1. Cell Biology
  2. Evolutionary Biology
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Lipid droplet biology and evolution illuminated by the characterization of a novel perilipin in teleost fish

  1. James G Granneman  Is a corresponding author
  2. Vickie A Kimler
  3. Huamei Zhang
  4. Xiangqun Ye
  5. Xixia Luo
  6. John H Postlethwait
  7. Ryan Thummel  Is a corresponding author
  1. Wayne State University School of Medicine, United States
  2. University of Oregon, United States
Research Article
Cite this article as: eLife 2017;6:e21771 doi: 10.7554/eLife.21771
8 figures

Figures

Figure 1 with 2 supplements
A phylogenetic analysis of Plin-family genes using EsemblCompara Gene Trees (Vilella et al., 2009; Flicek et al., 2013).

Large clades are collapsed, rayfin fish are shown in detail. Original nomenclature is that of Ensembl with new names assigned for genes of zebrafish and stickleback, along with chromosome locations, to better reflect the historical origins when taking conserved syntenies into account. Source: ENSGT00500000044795.

https://doi.org/10.7554/eLife.21771.002
Figure 1—figure supplement 1
Conserved syntenies for the gene Ensembl calls plin4 in percomorph fish (stickleback gene ENSGACG00000017870), which should be renamed as plin2b.

(A, D) The region of human (Homo sapiens) chromosome 9 (Hsa9) containing PLIN2. (B) The region of stickleback linkage group 7 (Gac7) containing plin2a. (C) The region of Gac9 containing plin2b. Compara Gene Tree analysis suggested that stickleback (Gasterosteus aculeatus) has an ortholog (ENSGACG00000017870) of the human PLIN4 gene. Given the absence of a PLIN4 ortholog in non-mammalian lobefins, we examined this conclusion in more detail by performing conserved synteny analysis using the Synteny Database (Catchen et al., 2009, 2011b). Analysis showed that the chromosome segment containing ENSGACG00000017870 shares conserved syntenies with the region of Hsa9 that contains PLIN2, not the region on Hsa19 that contains PLIN4. Further analysis showed that the region of Gac9 that contains ENSGACG00000017870 shares many paralogs with the region of Gac7 that contains what Ensembl calls plin2 (ENSGACG00000019638), for example, ‘LGI(2of2) and LGI(1of2), CCDC145(2of2) and CCDC145(1of2), MYOZ2(1of2) and MYOZ2(2of2)' and others. We conclude that these two chromosome segments originated in the teleost genome duplication (TGD) event (Amores and Force, 1998; Postlethwait et al., 1999; Taylor et al., 2003; Jaillon et al., 2004a) and that the percomorph clade labeled ‘PLIN4’ by Compara Gene Tree is actually a TGD duplicate of human PLIN2. Under this interpretation, ancestral teleosts had plin2a and plin2b genes and that plin2b was lost in ostariophysans, including zebrafish and blind cavefish (Asyanax mexicanum).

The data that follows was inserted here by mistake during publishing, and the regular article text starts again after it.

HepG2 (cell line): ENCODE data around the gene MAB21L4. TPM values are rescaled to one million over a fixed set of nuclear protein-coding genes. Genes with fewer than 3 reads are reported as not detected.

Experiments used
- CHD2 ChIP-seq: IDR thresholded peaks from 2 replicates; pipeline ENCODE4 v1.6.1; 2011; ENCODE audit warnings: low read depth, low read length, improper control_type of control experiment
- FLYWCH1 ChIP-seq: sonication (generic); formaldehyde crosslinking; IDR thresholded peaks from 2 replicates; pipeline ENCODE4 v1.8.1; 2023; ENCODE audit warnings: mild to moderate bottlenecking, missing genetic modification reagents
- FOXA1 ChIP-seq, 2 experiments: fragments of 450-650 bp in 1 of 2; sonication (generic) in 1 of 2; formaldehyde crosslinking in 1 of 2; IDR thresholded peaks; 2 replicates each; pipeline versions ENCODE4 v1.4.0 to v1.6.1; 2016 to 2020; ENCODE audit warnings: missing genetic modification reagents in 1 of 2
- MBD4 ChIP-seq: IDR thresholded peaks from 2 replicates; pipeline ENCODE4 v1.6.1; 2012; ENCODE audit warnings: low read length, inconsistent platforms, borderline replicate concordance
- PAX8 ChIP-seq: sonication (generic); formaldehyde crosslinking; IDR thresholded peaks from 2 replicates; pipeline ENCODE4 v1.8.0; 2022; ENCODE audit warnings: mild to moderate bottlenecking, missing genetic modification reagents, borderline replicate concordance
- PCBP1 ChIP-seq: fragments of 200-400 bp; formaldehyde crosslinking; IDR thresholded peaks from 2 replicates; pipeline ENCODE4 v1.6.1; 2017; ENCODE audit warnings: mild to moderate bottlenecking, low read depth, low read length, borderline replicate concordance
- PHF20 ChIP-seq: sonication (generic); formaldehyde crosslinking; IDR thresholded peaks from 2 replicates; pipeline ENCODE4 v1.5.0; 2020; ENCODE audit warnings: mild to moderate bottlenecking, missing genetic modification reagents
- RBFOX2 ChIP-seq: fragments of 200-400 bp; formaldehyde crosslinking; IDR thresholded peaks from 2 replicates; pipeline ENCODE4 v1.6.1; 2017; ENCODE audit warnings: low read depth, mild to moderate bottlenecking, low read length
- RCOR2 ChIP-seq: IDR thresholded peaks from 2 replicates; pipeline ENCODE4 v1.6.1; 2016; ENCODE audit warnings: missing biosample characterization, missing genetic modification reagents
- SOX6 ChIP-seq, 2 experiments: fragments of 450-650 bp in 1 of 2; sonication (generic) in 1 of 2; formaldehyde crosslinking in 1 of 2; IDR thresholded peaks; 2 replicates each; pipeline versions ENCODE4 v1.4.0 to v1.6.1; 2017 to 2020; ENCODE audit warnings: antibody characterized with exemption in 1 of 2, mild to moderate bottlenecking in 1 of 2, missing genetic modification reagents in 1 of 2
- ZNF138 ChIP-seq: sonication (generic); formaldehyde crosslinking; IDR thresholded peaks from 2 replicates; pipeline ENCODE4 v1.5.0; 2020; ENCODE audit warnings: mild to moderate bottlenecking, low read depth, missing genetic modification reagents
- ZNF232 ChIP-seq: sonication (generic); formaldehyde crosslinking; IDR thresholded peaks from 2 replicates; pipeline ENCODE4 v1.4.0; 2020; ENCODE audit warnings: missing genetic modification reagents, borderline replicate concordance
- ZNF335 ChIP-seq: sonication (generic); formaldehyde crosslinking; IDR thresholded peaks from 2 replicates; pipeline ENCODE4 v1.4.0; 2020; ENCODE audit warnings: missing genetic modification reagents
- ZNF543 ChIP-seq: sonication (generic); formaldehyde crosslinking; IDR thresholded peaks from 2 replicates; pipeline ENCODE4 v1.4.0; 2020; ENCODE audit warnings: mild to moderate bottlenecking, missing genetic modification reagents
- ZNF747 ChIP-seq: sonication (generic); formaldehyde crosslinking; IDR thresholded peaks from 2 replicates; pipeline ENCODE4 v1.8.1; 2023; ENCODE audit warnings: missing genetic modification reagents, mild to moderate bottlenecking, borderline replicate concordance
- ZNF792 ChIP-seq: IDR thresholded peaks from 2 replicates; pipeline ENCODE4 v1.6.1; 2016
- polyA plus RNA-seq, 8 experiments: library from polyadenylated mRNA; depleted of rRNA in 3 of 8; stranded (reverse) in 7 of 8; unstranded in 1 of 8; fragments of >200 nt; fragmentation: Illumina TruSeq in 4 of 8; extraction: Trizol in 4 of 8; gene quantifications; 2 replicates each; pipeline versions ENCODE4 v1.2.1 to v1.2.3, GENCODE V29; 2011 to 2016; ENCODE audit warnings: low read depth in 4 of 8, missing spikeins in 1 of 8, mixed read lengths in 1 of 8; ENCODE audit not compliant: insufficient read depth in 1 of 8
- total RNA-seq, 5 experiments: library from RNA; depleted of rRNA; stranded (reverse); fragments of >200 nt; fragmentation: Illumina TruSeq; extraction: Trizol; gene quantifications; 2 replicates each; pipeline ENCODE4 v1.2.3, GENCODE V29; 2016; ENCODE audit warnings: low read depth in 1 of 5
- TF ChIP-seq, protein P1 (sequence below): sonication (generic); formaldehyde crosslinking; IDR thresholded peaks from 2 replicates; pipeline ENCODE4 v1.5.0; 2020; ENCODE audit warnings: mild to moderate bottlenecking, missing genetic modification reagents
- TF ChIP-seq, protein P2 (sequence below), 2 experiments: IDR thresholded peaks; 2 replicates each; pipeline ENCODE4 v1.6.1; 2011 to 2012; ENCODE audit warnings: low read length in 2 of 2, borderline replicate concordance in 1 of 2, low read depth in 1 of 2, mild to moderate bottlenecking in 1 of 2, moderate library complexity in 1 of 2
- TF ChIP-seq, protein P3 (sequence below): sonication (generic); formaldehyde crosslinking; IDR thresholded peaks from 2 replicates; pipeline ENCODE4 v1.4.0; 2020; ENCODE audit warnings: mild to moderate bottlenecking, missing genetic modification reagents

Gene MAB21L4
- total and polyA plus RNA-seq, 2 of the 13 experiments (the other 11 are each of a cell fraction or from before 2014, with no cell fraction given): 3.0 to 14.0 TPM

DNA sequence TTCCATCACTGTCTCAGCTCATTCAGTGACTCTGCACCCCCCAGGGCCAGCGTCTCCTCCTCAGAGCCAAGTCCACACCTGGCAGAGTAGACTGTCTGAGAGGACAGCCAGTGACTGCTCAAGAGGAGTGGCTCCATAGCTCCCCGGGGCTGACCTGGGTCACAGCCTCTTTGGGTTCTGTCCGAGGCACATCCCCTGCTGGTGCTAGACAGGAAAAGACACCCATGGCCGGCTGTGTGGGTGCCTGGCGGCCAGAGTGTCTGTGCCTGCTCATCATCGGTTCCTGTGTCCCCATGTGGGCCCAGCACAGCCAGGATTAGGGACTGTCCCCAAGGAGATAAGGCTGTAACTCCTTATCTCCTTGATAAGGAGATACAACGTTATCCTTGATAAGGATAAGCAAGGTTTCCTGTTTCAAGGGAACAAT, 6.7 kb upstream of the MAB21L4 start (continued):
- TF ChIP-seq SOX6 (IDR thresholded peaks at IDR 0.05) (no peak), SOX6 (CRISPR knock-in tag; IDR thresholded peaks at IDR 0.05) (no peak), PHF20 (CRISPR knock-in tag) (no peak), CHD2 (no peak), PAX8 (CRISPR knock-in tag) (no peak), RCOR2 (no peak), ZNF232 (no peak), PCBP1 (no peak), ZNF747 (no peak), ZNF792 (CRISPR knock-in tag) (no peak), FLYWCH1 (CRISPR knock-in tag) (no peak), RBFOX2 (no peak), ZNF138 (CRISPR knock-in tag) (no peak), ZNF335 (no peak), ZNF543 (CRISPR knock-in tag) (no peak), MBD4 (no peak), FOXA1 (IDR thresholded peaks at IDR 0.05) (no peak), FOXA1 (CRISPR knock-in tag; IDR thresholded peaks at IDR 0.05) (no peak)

https://doi.org/10.7554/eLife.21771.003
Figure 1—figure supplement 2
A model for the origin of plin genes that fits available data.

Today’s bony vertebrate plin genes come from a single gene in an ancient chordate ancestor (Step 1). VGD1 (the first round of vertebrate genome duplication) produced two genes: the precursor to plin1 + plin6, and the precursor to plin2 + plin3/4/5 (Step 2). VGD2 (the second round of vertebrate genome duplication) produced four genes, plin1, plin6, plin2 and the precursor plin3/4/5 (Step 3). After VGD2, the lineage of ray fin fish, including gar and teleosts, diverged from the lineage of lobe fin fish, including coelacanth and tetrapods (Step 4), and plin6 apparently disappeared in stem lobe fins (Step 5). Before the divergence of birds and mammals, the ancestor of Plin3/4/5 duplicated to make tandem copies of Plin3 and the precursor to PLIN4/5 (Step 6). After the divergence of lineages leading to birds and mammals, the PLIN4/5 precursor duplicated in the human lineage to make tandem duplicate genes PLIN4 and PLIN5 (Step 7). Along the ray fin branch of bony vertebrates, the teleost lineage diverged from the gar lineage (Step 8) and then the TGD (teleost genome duplication) event produced copies of the four original VGD2 ohnologs, making eight plin family genes (Step 9). The ‘b’ copies of plin1, plin6, and plin3/4/5 were lost before the divergence of ostariophysans (including zebrafish) from percomorphs (including Amazon molly; Step 10). In contrast, both ‘a’ and ‘b’ copies of plin2 were retained in Amazon molly and some other percomorphs, but lost in the zebrafish lineage (Step 11).